Historically, unfractionated heparin has been used in the treatment and prevention of thromboembolic disorders. However, due to complications associated with heparin (such as bleeding), low molecular weight heparins (LMWHs) have been developed and are being used in place of unfractionated heparin. LMWHs have proven effective as antithrombotic agents; however, the effects of LMWHs cannot be readily reversed while unfractionated heparin can be reversed by protamine sulfate. The overall goal of this proposal is to develop an antithrombin (ATIII)-specific RNA aptamer that will combine the safely and efficacy of LMWH with the reversibility of unfractionated heparin. To accomplish this goal, an oligonucleotide antidote for this aptamer that will be used to rapidly reverse the anticoagulant properties of the aptamer will be developed. Proof of this concept is established by the development of an RNA aptamer and RNA aptamer antidote directed against coagulation factor Xa. In collaboration with this group, an antidote-controlled ATIII-specific RNA aptamer will be developed. This aptamer will mimic the action of LMWH by binding to the D-helix of ATIII and enhance ATIII inhibition of factor Xa. This aptamer/antidote pair will have advantages over LMWHs because it will not only be able to control thrombosis similar to LMWHs but the availability of an antidote will allow for better therapeutic regulation and intervention. The experiments proposed in this proposal will characterize this family of antithrombin-specific RNA aptamers using both in vitro and in vivo approaches.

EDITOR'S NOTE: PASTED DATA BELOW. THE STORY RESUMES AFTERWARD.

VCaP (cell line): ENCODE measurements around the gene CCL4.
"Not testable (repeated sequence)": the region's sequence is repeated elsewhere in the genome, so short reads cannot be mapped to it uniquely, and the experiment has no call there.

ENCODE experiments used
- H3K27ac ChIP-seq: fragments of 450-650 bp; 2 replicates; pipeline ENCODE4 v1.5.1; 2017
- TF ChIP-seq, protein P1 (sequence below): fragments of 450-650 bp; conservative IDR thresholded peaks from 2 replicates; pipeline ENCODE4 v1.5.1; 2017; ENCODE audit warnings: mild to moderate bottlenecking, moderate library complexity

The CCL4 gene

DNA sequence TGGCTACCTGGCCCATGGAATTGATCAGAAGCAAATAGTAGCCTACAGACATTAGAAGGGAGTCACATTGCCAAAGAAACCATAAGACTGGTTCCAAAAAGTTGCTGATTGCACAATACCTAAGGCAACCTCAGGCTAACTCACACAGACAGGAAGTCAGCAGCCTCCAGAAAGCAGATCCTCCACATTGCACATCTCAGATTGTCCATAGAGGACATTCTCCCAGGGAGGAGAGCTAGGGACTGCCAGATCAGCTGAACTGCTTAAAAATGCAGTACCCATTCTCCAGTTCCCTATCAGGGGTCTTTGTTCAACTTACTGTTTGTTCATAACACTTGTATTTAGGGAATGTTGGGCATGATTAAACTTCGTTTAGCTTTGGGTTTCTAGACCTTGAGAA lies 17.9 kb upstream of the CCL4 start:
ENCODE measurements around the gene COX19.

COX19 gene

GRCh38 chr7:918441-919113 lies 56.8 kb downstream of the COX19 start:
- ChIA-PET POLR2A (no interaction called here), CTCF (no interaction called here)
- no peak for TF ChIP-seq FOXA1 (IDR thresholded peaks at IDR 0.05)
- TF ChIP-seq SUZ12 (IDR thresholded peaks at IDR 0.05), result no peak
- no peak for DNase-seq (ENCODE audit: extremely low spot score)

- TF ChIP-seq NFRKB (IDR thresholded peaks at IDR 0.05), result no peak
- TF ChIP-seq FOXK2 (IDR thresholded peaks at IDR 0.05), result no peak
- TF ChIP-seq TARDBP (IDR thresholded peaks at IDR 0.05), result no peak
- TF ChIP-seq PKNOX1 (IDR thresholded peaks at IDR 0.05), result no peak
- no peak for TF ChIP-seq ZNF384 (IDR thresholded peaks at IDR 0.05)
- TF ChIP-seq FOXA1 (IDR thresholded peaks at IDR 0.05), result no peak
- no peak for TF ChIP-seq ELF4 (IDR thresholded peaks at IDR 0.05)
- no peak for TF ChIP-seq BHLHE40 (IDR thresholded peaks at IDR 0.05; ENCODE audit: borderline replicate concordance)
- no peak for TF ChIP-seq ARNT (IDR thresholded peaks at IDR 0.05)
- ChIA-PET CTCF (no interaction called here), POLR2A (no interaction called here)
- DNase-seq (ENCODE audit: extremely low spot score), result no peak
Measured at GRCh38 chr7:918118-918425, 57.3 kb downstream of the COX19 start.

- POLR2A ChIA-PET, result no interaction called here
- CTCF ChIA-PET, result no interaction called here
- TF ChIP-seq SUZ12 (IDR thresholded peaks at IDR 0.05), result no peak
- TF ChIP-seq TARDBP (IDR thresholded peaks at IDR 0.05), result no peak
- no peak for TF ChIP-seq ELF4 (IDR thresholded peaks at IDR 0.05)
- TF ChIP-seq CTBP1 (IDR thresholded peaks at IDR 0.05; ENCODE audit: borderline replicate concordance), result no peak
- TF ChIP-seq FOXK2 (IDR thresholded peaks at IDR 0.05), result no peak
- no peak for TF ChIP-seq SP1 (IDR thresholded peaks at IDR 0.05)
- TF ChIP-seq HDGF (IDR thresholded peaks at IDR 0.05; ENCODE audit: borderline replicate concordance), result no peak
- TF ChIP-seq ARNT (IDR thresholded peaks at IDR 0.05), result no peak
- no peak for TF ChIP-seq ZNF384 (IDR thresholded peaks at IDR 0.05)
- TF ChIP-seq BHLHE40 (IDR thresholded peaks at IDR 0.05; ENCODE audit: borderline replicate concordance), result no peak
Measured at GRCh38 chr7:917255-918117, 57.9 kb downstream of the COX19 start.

National Institute of Health (NIH)
National Heart, Lung, and Blood Institute (NHLBI)
Postdoctoral Individual National Research Service Award (F32)
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Special Emphasis Panel (ZRG1-F10 (20))
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Mondoro, Traci
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University of North Carolina Chapel Hill
Schools of Medicine
Chapel Hill
United States
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